It was there he learned how to connect the dots with data: A customer who filled out an order form with a pen was considered more creditworthy than someone who used pencil. A single order form could glean 30 or so similar tidbits of data, which helped Fingerhut make safer bets when issuing credit to consumers.

“Behind the scenes, they were 10 years ahead of all the marketers and all the banks in terms of using data for marketing,” said Meyer, 61.

Now he’s taken the helm of St. Cloud-based Dayta Marketing as the agency embarks on new growth, clients and a promise to reinvent marketing for smaller enterprises.

“Marketing has gotten extremely complicated, and that complexity has created more of an issue for small- to medium-sized businesses compared to their larger counterparts because the larger companies can throw people at the problem often,” said Luke Riordan, founder and president of Dayta. “We try to help them focus on what internal resources they can leverage … and what part of their business they should outsource.”

Dayta offers fractional marketing services, meaning a company hires it for one part of its strategy. The agency uses five-person pods to provide the services from branding and advertising to media management, search engine optimization and website development. This allows companies to compete in the complex marketing world at a fraction of the cost of maintaining a full-time marketing staff.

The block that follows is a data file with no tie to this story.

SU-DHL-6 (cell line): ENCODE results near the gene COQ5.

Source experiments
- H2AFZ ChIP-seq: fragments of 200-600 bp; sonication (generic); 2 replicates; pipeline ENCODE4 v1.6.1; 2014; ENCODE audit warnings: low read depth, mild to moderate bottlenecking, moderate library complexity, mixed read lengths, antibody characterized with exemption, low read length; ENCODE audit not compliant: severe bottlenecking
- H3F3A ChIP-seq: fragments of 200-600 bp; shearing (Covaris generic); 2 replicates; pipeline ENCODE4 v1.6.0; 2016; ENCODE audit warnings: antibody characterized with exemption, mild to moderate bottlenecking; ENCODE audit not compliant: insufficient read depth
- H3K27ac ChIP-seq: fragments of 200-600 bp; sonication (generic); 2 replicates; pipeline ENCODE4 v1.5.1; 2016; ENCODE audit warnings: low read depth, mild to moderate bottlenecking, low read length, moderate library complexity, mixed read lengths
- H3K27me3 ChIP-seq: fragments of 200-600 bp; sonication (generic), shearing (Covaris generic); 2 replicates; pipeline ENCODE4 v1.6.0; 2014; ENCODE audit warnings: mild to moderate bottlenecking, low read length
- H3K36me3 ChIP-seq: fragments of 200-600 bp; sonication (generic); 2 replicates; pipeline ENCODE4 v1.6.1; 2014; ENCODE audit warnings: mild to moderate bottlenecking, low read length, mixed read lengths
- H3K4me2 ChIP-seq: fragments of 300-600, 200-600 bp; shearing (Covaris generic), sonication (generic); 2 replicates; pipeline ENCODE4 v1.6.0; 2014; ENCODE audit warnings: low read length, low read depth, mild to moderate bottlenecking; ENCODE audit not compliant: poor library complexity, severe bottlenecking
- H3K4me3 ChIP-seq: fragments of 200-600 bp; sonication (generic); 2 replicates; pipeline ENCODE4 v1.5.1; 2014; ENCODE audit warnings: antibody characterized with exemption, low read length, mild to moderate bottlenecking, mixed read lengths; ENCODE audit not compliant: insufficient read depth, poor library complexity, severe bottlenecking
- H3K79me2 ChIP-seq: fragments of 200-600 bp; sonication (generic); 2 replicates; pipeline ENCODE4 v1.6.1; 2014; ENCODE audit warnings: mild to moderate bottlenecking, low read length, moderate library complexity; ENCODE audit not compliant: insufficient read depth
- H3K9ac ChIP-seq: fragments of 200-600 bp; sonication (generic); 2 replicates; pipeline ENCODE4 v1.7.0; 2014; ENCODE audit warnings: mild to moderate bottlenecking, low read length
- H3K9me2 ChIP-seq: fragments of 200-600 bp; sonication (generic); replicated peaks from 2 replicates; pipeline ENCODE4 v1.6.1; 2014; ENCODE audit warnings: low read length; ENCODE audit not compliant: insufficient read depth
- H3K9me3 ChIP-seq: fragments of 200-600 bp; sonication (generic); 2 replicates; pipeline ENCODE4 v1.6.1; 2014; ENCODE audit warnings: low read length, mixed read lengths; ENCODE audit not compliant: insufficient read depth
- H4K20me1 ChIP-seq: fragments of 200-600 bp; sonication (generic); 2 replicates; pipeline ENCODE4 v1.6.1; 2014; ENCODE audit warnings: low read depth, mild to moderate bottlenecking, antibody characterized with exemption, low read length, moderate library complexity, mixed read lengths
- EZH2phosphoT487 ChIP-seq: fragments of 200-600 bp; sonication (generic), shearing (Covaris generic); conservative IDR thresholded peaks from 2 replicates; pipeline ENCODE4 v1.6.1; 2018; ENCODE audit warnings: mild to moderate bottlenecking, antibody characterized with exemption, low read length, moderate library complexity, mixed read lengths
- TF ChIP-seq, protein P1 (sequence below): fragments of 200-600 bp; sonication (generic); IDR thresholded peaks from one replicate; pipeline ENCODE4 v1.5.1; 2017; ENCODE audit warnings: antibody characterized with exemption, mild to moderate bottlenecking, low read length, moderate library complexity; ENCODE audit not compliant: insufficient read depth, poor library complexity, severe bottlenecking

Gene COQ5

The pod structure also allows Dayta to grow differently than big agencies. Instead of finding bigger clients with bigger budgets, it can add pods as it gains new small and midsize clients, Meyer said.

“That creates a natural opportunity for the underserved market,” Meyer said. “It’s not easy to be able to give high-quality services at a price that fits [smaller] businesses and still works for us.”

Dayta started in 2012 with two employees — Riordan and his uncle. Now it has 42 employees serving 150 clients across 15 states, although most clients are in Minnesota or its contiguous states. Meyer declined to share the company’s annual revenue but said it grew by 35% from 2020 to 2021.

Meyer joined Dayta in February as its new chief executive, at the same time the agency hired Chief Technology Officer Daine Billmark, who previously led development teams at TransUnion and eBureau.

Meyer sold his three St. Cloud-based companies for $210 million collectively. RiskWise, which used predictive scoring to help businesses avoid fraud, was sold in 2000 to LexisNexis. EBureau and TruSignal, which used analytics to help companies decipher which leads would likely convert to sales, were sold to TransUnion in 2017 and 2019, respectively.

Meyer said the “unprecedented innovation” at Dayta attracted him to join the executive team.

“We will grow,” he said. “There’s no doubt about that.”